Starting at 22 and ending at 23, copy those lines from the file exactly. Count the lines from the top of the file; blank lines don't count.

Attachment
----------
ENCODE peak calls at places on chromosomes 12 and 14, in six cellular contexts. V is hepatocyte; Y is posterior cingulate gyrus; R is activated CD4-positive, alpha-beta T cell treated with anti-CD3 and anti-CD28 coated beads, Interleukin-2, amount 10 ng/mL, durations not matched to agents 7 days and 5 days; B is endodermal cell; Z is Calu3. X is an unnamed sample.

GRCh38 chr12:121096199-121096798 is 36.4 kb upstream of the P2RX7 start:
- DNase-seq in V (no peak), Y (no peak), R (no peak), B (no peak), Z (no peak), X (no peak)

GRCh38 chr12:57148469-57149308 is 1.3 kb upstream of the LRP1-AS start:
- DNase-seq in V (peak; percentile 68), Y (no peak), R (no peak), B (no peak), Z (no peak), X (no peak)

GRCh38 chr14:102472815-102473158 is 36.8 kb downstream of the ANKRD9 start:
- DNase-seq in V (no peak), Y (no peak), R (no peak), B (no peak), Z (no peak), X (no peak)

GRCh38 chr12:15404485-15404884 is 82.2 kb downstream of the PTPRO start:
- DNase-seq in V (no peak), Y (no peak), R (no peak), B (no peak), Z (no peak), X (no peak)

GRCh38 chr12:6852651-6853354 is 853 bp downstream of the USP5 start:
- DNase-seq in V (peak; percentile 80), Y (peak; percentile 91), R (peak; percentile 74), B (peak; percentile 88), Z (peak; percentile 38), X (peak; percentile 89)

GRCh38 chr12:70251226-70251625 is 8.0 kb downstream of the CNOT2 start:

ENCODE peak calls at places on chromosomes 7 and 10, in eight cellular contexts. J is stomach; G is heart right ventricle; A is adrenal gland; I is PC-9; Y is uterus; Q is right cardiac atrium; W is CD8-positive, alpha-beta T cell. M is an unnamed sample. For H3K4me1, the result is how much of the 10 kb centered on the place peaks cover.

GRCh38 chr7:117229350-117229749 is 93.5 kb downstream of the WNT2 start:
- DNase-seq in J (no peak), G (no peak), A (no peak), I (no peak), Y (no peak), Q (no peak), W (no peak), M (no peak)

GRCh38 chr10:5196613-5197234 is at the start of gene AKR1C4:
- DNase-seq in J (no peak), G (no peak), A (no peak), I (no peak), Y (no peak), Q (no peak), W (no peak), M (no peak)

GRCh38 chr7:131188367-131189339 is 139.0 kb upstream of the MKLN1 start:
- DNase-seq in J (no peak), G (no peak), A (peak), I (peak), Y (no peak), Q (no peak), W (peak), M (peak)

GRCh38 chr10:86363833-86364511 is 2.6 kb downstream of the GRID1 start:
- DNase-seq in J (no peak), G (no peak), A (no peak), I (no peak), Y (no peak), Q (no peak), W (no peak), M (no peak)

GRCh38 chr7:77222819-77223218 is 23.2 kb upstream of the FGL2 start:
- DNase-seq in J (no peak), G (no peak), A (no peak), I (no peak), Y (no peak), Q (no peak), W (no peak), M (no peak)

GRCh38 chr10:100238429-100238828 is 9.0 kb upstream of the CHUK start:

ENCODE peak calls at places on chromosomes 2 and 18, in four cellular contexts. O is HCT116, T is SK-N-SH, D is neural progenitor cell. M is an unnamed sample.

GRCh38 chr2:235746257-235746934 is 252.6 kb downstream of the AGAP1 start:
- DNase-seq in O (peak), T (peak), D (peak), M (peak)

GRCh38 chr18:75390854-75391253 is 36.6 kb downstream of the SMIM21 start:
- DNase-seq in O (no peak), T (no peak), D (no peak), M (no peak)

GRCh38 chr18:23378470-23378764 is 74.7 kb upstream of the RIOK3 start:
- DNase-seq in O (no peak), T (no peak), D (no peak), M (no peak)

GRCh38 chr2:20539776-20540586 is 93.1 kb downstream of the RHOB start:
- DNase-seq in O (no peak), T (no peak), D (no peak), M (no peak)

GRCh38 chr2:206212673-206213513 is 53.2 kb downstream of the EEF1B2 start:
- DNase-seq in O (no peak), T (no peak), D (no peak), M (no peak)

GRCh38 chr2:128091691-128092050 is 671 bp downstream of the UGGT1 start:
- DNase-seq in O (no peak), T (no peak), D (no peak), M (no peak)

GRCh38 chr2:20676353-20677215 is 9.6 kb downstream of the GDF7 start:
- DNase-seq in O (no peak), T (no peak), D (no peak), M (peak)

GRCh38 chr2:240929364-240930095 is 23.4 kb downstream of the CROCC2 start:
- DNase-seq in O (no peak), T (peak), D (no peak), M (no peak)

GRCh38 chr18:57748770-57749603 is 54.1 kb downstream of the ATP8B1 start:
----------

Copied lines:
GRCh38 chr7:77222819-77223218 is 23.2 kb upstream of the FGL2 start:
- DNase-seq in J (no peak), G (no peak), A (no peak), I (no peak), Y (no peak), Q (no peak), W (no peak), M (no peak)